Potentially dangerous organisms have been found in the supply of drinking water to the North Cork town of Millstreet on five occasions over the past two months.
A recent audit of Millstreet’s water supply by the Environmental Protection Agency revealed that cryptosporidium — a parasite that causes gastroenteritis — had been detected on two dates in September.
The HSE said there had been no reported cases in the area of anyone suffering any illness associated with drinking infected water.
The EPA found there was no treatment facility in place to prevent against cryptosporidium during the inspection, despite the fact that an assessment of the Millstreet water supply in 2015 rated the risk of cryptosporidium as “very high”.
It has recommended that Irish Water should install an adequate barrier against the parasite to ensure the town’s water supply is adequately disinfected at all times.
“Irish Water needs to prioritise the installation of a cryptosporidium barrier in order to ensure the safety and security of Millstreet public water supply,” said the EPA.
It has added the town’s supply to its remedial action list because of the inadequate treatment for cryptosporidium.
The audit was carried out after the parasite was detected in the Millstreet water supply on September 20 and 28.
Three further reports of cryptosporidium were detected on dates in October since the EPA audit. Irish Water said an investigation into the cause of the infection was ongoing. It confirmed no unusual activities were found in the catchment area of the spring prior to the detection of cryptosporidium.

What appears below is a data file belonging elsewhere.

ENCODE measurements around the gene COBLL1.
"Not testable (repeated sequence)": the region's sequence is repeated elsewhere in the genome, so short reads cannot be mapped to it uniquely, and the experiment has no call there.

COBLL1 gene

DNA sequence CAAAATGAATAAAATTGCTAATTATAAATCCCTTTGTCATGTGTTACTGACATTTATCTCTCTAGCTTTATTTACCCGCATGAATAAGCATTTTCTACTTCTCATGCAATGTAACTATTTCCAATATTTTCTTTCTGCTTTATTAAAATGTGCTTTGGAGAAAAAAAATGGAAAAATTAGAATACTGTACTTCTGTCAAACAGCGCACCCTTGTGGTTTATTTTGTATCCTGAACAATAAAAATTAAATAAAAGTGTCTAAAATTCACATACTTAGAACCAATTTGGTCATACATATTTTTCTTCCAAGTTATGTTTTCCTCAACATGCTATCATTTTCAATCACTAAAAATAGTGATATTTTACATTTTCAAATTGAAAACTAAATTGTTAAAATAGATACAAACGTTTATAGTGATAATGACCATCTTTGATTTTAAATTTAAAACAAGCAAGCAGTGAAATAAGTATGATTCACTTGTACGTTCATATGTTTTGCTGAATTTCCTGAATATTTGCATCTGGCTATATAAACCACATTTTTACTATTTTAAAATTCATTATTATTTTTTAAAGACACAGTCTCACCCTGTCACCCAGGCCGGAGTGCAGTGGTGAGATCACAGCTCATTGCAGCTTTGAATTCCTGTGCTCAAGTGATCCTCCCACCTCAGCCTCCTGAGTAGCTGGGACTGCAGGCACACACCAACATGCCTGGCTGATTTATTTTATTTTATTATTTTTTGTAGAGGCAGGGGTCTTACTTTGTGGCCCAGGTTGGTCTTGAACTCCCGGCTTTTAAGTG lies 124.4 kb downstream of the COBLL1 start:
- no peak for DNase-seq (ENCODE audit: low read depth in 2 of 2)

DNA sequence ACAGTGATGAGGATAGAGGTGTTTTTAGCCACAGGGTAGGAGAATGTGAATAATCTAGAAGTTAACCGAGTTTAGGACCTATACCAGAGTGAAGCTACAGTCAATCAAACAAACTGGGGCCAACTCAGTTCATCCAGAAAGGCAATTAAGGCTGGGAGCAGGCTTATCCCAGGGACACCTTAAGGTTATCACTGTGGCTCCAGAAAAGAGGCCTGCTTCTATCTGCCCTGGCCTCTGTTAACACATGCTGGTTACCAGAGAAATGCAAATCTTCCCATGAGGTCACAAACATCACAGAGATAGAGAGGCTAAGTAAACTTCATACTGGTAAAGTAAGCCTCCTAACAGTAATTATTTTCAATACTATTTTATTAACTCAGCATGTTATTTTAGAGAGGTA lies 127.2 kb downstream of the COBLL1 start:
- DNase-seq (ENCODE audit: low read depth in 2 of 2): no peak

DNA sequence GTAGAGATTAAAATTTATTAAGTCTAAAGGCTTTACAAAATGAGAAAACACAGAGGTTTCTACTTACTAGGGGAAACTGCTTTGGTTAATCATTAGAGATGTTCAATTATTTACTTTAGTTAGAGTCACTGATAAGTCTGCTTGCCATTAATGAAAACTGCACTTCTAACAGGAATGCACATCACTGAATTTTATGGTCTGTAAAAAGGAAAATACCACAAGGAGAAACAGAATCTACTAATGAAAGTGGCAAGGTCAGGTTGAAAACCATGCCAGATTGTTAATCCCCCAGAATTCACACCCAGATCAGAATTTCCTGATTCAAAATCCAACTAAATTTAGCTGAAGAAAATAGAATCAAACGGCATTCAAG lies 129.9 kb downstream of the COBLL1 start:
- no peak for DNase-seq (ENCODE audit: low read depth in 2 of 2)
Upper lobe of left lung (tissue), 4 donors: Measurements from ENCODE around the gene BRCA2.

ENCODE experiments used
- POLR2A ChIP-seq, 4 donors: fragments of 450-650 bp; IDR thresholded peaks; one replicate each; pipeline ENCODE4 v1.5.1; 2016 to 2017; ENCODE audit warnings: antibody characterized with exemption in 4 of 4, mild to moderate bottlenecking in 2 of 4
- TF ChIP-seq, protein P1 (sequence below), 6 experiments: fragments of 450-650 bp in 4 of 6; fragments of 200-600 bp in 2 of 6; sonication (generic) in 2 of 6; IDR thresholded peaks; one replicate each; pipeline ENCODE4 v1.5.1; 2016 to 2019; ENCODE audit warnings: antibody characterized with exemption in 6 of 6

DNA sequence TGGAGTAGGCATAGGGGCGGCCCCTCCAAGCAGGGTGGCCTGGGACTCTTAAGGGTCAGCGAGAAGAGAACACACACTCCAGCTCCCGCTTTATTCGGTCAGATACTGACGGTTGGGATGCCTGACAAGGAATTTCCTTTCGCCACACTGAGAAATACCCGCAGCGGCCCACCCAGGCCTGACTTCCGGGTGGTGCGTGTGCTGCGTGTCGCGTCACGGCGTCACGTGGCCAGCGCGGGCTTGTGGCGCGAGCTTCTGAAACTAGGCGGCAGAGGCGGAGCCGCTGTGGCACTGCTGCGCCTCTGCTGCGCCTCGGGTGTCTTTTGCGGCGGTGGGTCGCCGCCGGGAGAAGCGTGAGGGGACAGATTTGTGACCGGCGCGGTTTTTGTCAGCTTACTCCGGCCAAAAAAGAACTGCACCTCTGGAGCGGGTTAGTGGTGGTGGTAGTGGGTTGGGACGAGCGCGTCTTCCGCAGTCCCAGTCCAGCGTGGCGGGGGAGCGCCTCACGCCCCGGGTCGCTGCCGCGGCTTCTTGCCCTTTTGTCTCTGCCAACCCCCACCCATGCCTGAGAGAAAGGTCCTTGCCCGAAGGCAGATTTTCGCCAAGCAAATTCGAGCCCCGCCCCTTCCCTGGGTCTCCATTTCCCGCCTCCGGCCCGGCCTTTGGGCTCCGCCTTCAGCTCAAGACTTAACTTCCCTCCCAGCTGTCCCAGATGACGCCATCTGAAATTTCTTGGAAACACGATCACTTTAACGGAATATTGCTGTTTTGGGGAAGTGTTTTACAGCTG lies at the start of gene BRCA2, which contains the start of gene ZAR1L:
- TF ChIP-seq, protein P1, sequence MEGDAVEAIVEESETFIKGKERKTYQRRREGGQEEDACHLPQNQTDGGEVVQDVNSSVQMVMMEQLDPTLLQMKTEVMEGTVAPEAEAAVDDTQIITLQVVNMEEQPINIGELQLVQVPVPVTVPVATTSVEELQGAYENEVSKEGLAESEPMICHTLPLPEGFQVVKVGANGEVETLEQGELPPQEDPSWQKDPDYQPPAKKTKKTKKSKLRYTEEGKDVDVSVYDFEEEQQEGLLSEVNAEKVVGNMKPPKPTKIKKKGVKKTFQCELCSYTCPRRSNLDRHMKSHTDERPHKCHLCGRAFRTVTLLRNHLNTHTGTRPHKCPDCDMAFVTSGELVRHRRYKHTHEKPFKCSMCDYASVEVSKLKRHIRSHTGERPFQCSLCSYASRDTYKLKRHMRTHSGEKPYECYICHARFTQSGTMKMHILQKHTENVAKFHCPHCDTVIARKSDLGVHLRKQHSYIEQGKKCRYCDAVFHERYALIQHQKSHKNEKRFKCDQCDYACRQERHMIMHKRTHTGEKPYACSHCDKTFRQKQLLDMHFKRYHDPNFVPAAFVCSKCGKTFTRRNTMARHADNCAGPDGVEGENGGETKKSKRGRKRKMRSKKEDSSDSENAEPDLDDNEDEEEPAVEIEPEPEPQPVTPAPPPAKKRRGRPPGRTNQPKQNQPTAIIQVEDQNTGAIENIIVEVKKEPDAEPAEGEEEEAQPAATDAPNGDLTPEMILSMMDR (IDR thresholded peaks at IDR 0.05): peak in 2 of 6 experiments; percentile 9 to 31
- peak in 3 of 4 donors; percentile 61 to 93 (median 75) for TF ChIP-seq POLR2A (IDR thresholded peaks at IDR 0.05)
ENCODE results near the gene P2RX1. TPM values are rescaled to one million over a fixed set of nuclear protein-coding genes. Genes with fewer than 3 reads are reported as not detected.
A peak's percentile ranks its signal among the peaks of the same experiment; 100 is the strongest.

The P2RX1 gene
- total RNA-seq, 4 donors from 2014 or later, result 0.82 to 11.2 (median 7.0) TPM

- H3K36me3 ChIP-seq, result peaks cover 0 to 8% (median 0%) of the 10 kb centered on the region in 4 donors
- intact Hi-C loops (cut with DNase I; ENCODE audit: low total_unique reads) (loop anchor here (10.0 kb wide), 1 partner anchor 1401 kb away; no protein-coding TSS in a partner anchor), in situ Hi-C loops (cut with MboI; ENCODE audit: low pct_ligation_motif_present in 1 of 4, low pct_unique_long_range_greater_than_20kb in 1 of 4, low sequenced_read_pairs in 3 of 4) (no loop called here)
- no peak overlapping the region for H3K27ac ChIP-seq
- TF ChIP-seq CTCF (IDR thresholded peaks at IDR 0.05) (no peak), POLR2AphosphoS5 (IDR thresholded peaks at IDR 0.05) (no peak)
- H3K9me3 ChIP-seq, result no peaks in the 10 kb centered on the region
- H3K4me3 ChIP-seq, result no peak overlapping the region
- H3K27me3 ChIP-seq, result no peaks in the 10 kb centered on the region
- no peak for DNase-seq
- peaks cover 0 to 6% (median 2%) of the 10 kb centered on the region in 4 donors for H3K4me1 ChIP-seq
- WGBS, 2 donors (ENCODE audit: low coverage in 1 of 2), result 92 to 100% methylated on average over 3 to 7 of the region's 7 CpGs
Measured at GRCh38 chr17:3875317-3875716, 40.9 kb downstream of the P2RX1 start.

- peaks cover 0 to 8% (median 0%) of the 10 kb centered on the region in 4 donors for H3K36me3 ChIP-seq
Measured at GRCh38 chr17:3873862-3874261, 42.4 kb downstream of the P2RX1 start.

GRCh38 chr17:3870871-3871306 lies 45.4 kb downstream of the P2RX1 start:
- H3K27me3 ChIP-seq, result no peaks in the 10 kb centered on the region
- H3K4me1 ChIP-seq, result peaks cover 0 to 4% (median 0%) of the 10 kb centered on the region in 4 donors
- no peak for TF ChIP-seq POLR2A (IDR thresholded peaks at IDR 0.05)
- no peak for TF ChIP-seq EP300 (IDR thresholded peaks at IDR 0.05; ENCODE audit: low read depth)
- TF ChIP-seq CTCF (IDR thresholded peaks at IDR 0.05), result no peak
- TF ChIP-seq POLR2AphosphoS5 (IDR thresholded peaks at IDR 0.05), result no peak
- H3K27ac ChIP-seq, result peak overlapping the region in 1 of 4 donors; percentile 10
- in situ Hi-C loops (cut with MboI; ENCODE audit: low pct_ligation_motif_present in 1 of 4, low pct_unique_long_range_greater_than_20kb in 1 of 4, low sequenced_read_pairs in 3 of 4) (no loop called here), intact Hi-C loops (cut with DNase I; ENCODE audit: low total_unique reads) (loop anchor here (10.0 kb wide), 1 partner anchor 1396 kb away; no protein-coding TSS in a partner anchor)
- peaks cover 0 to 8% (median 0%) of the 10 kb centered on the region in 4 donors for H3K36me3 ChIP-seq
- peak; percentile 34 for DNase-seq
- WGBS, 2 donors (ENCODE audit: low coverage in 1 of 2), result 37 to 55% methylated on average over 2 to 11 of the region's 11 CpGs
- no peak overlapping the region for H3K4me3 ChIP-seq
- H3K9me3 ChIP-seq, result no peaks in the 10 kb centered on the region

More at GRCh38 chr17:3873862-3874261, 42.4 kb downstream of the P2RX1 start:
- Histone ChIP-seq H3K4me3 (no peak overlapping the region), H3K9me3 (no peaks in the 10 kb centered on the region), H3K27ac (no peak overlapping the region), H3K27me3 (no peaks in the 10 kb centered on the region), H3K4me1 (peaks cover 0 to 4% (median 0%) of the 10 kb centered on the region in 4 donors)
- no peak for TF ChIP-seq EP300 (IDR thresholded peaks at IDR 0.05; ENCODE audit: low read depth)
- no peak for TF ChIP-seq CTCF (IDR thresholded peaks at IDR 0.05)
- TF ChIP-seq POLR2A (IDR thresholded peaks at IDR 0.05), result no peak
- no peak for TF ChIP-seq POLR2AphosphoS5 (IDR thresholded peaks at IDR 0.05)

The EPA has instructed Irish Water to liaise with Cork County Council to ensure farm and septic tank inspections are carried out on houses near the spring.
It has also advised Irish Water to ensure the source is made secure and fenced off to prevent animal access and ensure that the gates are kept closed at all times.
The supply provides 2,200 cubic metres of water on a daily basis to a population of 3,800 in the Millstreet area.
It is mostly sourced from the Tubrid spring which is an uncovered spring source.
Although located on privately-owned land, it is accessed by members of the public who regard it as a holy well. The source is also potentially accessible to birds and other animals.
The EPA said visitors to the holy well would not realise it is the main source of drinking water for Millstreeet. Drinking water supplies for Millstreet are disinfected by chlorination and fluoridation.
Irish Water installed an ultra-violet transmittance monitor in May to collect background data but the company said a year’s monitoring was generally required to design a barrier for cryptosporidium. The company admitted the monitor had been offline periodically since it was installed.
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